Axios is a newly-founded media company that offers alternative solutions for digital content. The company that will launch next week was founded by the co-founder of Politico, Jim VandeHei, and his colleague Rob Schwartz.

The founder, Jim VandeHei, announced last year that eventually subscriptions to his media startup will cost as much as $10,000, but initially at launch access will be free.

The new website states that Axios values short, specialized, high-quality news items that are easily shareable.

Advertising will be the main source of revenue as it launches, with eventually having a 50/50 divide between advertising and subscriptions in the future – a similar ratio VandeHei implemented at Politico, as he believes having this free dimension helps build a brand, and also help target specific audiences directly.

The media company, will provide news and analysis in sectors such as business and technology and be specifically designed to live on other platforms, such as Facebook and Snapchat.

In a recent interview with Digiday, VandeHei and his colleague Roy Schwartz, spoke about the new media company and some tricks and tools they will be using to make it a success.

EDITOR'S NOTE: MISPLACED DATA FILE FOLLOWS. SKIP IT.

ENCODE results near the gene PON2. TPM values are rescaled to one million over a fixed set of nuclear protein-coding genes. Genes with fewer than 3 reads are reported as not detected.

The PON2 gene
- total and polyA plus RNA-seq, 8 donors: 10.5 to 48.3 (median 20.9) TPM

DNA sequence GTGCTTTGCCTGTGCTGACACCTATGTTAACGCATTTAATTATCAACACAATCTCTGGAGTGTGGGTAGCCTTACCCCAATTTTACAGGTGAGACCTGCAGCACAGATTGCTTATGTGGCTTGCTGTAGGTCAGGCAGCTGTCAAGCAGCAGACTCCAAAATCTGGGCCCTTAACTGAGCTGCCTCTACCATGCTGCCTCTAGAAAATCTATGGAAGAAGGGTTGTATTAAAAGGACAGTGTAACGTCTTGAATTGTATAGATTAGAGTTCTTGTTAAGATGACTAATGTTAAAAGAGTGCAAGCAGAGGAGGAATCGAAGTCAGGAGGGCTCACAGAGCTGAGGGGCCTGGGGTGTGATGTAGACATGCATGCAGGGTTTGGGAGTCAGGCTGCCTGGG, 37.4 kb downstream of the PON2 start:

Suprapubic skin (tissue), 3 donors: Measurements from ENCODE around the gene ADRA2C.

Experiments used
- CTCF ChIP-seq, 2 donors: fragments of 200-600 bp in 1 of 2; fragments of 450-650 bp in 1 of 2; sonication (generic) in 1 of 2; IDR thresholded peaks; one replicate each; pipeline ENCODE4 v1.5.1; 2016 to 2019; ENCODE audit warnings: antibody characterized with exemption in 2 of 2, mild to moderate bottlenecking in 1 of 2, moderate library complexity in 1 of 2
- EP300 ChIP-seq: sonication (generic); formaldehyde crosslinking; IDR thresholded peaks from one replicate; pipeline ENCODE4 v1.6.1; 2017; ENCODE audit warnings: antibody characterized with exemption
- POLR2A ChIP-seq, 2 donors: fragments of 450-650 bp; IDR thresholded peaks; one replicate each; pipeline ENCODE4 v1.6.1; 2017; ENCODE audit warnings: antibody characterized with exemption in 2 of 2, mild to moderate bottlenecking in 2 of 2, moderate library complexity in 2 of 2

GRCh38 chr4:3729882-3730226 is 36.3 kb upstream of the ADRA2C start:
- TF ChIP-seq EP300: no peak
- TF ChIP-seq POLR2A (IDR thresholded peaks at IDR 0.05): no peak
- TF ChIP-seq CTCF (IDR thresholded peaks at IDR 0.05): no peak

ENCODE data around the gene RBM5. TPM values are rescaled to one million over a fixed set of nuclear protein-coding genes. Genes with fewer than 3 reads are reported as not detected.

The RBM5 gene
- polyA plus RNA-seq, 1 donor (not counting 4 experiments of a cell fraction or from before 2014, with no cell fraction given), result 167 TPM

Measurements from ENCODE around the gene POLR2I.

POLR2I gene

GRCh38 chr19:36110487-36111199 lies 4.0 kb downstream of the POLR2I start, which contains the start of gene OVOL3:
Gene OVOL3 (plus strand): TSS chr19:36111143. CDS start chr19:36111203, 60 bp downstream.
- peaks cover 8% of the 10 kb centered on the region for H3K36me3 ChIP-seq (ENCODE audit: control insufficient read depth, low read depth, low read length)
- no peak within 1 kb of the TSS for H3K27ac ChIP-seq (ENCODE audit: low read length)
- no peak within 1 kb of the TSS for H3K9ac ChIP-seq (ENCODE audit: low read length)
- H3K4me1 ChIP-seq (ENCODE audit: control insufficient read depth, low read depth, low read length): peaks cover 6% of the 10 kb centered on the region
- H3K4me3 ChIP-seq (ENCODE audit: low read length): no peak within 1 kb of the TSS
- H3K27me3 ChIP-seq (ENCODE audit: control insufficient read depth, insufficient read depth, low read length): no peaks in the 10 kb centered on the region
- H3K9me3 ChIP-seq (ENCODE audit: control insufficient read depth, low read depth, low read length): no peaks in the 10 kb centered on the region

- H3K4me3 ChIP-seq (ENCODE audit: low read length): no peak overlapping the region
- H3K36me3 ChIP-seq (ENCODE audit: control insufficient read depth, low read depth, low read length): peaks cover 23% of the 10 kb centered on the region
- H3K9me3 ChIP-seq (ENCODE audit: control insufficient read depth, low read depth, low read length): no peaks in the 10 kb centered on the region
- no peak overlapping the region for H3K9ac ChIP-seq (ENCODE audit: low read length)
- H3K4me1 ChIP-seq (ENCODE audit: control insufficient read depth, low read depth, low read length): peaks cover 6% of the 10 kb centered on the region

Here are some of our highlights of the interview.

It sounds like you took a lot of cues from Facebook in designing Axios. Is that fair to say?
RS: Yes we learned a lot from Facebook. The experience of reading news on a print newspaper is much better than visiting that same newspaper’s website. On a front page of print, you can look at a lot of news quickly, and you can decide what you want to read more of, and so on. On a site, that’s harder to do. We wanted our site to present people with a way to get a lot of information, quickly.

You’ve mentioned Snapchat a couple of times. Why is Snapchat part of your mix?
JV: Over the last several months we’ve done an experiment partnership with NowThis, where we narrated the campaign and narrated the post-campaign politics and policy, and we learned a lot in that process. There’s a huge audience on Snapchat for that content.

And how are you going to monetize video?

JV: I think the easiest way right now to monetize video in the serious-news space is to have it sponsored or presented by someone, as opposed to long, tedious pre-roll. A lot of our stuff we’re pushing is all about shorter, smarter, something I have time to watch and can engage with.

For the full interview, click here.


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